While the Tests and ODIs will be about asserting authority, as far as the hosts are concerned, and putting up a fight, from the visitor's perspective, the T20s were all about discovery for two teams in transition and there was plenty to learn. Here are some of the most telling lessons:
There is value in experience
Henry Davids, aged 32, was the series' top-scorer with 143 runs from three matches, including two half-centuries. Quinton de Kock, who touched 20 four days before the series began, compiled 30 runs, 28 of them in a match where only the inept Richard Levi could not muster something worthwhile.
That's not to say de Kock should be written off. Overflowing with talent, the young wicket-keeper batsman's only flaw is inexperience. Exposing him too early is a danger though, especially as he has been allowed to jump the queue.
Davids is proof that spending seasons in the franchise system pays off. It helps craft temperament and build self-confidence and assurance. As a result, Davids was South Africa's find of the series and may even have pushed his way into the ODI side. De Kock has been praised so much already that it would seem his ego needs no further punting but he, like any player, would benefit from more time in the domestic system before being unleashed fully formed onto the international stage.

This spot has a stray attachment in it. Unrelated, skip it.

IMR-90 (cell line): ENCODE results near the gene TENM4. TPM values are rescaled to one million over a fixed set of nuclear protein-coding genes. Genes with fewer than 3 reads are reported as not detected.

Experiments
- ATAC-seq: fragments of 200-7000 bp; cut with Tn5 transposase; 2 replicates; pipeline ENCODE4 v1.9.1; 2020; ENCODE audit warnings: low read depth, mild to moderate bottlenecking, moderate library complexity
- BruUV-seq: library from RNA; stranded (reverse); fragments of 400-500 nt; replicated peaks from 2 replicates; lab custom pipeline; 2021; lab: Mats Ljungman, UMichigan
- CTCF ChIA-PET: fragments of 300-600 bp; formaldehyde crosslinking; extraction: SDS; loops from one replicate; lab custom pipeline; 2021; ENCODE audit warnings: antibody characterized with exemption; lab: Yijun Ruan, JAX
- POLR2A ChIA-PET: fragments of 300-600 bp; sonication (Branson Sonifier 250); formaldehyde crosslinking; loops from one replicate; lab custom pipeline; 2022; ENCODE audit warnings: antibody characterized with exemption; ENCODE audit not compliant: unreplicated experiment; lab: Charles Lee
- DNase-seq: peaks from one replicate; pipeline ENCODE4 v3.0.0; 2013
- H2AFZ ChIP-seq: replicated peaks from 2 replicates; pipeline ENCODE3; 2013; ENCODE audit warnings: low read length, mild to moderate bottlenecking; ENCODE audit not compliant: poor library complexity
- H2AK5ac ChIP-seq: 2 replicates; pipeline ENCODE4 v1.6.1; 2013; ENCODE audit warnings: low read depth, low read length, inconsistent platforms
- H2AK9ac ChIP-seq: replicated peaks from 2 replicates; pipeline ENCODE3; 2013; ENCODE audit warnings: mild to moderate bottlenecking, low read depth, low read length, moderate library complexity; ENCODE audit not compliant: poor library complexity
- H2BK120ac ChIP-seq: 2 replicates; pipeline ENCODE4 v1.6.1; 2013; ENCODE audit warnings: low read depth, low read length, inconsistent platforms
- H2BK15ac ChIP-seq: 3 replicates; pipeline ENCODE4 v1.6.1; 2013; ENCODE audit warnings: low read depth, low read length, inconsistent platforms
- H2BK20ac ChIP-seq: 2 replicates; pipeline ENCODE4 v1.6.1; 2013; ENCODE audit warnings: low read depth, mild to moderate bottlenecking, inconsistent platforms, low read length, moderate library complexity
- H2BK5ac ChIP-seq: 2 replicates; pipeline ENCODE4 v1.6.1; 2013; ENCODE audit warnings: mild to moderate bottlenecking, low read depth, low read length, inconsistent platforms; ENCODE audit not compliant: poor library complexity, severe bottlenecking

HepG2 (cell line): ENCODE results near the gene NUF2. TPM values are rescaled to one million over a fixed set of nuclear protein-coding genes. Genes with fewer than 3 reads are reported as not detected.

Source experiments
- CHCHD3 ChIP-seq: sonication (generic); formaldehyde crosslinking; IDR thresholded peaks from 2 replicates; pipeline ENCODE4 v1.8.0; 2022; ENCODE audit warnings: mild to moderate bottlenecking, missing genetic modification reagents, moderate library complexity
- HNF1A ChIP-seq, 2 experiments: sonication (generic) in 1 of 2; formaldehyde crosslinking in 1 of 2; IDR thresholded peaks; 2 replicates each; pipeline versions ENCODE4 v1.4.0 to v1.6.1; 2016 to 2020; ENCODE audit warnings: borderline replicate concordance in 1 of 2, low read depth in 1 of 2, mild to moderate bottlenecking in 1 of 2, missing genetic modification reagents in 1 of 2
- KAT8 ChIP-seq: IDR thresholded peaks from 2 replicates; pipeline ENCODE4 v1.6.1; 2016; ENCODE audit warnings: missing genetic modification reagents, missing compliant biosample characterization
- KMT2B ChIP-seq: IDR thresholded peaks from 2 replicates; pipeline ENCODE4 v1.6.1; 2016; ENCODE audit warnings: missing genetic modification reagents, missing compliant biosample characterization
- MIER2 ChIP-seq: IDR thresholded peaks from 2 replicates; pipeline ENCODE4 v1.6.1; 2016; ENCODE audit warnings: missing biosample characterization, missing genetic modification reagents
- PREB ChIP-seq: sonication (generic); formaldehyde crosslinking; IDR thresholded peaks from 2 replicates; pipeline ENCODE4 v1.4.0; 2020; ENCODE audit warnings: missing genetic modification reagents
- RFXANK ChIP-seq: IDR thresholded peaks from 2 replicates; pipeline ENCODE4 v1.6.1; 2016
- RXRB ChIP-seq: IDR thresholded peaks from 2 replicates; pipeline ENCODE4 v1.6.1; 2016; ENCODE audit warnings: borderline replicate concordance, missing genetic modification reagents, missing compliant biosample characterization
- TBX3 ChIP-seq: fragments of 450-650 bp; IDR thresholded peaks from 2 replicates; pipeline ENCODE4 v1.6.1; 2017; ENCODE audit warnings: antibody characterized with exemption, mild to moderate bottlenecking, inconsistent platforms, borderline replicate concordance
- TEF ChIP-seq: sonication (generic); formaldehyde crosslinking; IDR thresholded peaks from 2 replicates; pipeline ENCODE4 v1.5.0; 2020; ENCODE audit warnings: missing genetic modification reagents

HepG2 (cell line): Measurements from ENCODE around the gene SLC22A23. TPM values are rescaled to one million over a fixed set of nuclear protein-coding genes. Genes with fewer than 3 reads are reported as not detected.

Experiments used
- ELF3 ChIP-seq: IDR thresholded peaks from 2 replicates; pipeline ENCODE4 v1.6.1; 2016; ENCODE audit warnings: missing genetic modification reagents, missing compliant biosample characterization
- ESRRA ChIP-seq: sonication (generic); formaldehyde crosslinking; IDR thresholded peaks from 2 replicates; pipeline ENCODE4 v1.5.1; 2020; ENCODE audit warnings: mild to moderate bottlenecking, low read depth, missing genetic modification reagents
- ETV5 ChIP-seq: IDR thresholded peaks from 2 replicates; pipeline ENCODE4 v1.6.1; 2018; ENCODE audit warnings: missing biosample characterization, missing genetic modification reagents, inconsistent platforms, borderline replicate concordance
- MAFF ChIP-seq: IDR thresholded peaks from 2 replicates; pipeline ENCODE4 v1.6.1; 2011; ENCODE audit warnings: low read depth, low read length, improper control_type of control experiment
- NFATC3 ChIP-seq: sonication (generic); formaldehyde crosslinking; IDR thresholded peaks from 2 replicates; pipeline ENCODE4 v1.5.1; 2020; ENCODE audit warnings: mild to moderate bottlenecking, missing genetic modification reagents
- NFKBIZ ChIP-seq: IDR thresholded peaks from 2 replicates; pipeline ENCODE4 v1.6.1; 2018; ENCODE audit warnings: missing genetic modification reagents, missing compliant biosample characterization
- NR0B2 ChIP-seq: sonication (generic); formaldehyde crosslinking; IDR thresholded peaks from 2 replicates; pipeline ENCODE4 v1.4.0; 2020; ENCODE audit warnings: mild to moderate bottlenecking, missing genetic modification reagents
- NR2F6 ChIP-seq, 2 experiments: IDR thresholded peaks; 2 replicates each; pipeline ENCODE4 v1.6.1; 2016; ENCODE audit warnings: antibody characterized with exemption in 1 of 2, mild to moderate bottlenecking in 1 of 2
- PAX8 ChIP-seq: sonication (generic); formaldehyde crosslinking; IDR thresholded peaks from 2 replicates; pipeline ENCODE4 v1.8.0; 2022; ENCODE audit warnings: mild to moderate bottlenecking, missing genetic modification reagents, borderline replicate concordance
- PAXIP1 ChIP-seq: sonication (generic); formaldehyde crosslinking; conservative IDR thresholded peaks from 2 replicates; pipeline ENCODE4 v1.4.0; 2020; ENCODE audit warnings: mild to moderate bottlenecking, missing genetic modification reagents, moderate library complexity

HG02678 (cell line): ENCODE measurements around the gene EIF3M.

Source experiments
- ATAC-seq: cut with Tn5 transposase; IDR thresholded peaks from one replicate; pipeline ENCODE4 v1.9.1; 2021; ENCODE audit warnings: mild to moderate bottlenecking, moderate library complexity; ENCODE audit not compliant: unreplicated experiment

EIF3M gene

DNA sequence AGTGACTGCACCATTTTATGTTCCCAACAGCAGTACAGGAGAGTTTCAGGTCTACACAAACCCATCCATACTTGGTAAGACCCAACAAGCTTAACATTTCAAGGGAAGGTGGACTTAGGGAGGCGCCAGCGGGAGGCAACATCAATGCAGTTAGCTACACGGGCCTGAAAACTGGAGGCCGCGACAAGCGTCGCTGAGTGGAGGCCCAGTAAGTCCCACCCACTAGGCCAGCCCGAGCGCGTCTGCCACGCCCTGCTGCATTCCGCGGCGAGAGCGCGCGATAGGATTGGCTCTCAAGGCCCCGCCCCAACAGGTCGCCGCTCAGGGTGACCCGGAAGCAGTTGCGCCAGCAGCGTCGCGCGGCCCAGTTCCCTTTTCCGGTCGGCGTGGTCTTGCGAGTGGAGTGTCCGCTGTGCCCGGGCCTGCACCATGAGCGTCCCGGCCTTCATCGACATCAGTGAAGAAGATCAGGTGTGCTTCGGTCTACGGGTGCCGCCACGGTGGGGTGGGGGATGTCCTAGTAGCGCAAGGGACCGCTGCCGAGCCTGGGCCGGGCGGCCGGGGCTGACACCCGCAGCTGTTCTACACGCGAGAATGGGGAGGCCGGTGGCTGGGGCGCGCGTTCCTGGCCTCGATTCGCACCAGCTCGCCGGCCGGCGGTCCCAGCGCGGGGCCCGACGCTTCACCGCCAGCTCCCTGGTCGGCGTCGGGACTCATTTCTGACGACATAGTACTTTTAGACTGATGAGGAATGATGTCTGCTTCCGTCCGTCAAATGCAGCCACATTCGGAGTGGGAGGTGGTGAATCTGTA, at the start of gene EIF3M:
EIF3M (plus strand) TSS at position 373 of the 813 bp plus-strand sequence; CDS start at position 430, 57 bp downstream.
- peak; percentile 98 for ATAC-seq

But here's a good youngster
Not quite youthful by age, 26-year-old Mitchell McClenaghan just has not played all that much. Before this series, McClenaghan had turned out only eight times in the shortest format. But New Zealand have decided he is such a keeper, they chose to hang on to him for the upcoming Test series as well, in place of the injured Tim Southee.
McClenaghan is quick and the speed gun regularly registers above the 140kph mark but he also varies his pace well. Rather than tearaway, he exhibits a degree of control. If he stays injury free - and it will be an if because he has already had extensive time out of the game with hip problems - he could be an exciting prospect for a New Zealand attack that has often lacked the bite to match their bark.